The earliest known evidence that cacao was processed for ingestion goes back as far as 1,400 B.C.E., gathered from discoveries of its residue on pottery excavated in Honduras, possibly to ferment the pulp for making an adult beverage. Sweetened forms came about when the Europeans landed in the New World and tasted cacao in liquid form. Although they hated it at first, someone discovered that adding honey made it downright palatable. By the 17th century, this form of chocolate was all the rage in Europe, and subsequently, the world. It still is.

Health Benefits of Cacao

There’s been a lot of discussion about free radicals and antioxidants, but some are unsure of what these terms mean in regard to our health. Exposure to the sun, cigarette smoke, pollution, and toxic chemicals, such as chemical weed killers, and unhealthy foods can all release free radical activity in the body, however they also can be produced by factors like stress, damaging healthy tissue. Antioxidants in the foods you eat reverse that process, helping to combat disease by zapping harmful free radicals.

That’s where cacao comes in. Raw cacao powder contains more than 300 different chemical compounds and nearly four times the antioxidant power of your average dark chocolate- more than 20 times than that of blueberries. Protein, calcium, carotene, thiamin, riboflavin, magnesium, sulfur, flavonoids, antioxidants, and essential fatty acids are also present. The precise blend of all these elements combined serve to kick in naturally occurring phytochemicals that have incredible benefits throughout the body, such as lowered LDL cholesterol, improved heart function, and reduced cancer risk.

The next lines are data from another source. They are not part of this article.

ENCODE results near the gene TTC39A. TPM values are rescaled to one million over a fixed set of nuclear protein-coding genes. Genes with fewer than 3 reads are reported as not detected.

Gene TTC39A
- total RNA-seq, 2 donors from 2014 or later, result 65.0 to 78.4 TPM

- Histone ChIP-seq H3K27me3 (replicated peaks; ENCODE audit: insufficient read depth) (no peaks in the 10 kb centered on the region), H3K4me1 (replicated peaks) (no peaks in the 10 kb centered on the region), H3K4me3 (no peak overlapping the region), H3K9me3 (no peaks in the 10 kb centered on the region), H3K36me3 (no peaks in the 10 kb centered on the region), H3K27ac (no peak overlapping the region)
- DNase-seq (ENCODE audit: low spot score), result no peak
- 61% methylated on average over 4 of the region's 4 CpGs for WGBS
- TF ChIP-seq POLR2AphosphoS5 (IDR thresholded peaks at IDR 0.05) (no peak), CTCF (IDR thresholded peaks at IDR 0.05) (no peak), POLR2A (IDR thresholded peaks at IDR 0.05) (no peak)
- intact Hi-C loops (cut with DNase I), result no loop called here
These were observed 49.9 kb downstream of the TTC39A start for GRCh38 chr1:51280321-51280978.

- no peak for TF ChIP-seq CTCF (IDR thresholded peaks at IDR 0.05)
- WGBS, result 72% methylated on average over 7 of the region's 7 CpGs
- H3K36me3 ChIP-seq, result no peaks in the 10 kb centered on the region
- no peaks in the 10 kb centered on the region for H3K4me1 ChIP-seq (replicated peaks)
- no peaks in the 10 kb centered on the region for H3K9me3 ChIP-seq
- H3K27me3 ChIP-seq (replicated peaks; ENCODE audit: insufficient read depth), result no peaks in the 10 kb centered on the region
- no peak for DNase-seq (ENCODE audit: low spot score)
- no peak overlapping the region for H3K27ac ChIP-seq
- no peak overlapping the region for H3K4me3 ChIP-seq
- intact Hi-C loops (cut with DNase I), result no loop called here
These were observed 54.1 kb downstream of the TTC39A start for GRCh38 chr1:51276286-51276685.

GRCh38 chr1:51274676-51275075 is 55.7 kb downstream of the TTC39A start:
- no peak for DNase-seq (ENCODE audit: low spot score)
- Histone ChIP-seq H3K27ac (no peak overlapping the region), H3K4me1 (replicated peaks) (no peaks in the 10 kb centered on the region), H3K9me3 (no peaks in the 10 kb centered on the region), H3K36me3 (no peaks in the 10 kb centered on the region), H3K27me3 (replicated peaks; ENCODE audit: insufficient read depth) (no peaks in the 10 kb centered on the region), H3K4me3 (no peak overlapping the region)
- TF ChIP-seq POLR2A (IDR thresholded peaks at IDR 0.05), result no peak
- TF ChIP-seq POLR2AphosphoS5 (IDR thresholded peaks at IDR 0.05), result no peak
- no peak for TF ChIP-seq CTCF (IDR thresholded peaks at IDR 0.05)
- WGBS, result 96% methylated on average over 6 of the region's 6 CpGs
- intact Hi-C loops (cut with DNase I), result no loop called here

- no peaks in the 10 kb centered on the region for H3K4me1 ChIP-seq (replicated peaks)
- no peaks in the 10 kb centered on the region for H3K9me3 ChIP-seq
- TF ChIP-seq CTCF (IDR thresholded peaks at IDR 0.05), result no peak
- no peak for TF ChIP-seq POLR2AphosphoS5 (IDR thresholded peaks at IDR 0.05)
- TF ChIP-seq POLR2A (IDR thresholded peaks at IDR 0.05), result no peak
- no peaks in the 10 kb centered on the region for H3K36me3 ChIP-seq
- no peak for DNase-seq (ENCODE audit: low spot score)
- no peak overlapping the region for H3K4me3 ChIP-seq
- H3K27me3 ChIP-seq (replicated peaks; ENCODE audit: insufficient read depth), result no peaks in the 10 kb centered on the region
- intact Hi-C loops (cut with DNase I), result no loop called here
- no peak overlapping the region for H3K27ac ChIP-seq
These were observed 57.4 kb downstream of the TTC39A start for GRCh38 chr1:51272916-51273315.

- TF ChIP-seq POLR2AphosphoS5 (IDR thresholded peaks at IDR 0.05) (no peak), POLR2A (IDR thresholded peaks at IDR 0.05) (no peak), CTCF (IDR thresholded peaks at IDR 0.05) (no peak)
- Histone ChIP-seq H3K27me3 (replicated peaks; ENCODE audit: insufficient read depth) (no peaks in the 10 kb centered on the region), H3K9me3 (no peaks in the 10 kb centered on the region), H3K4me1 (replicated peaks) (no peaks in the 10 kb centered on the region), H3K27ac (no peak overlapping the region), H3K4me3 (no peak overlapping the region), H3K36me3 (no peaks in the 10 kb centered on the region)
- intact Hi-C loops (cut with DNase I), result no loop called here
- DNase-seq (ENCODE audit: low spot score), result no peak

Phenethylamine, or PEA, is one of them. Large doses of this compound are said to be released into the brain when we’re attracted to someone, but natural pain- and stress-relieving chemicals known as neurotransmitters stimulate the secretion of endorphins to help us stay alert and focused.

Studies have shown that chocolate affects your emotions and mood by raising serotonin levels, which explains why chocolate is often craved when gloominess looms. Also to the rescue is a neurotransmitter called theobromine, a mild stimulant sometimes used as a treatment for depression. It releases the compound anandamide, which produces uniquely euphoric feelings of relaxation and contentment.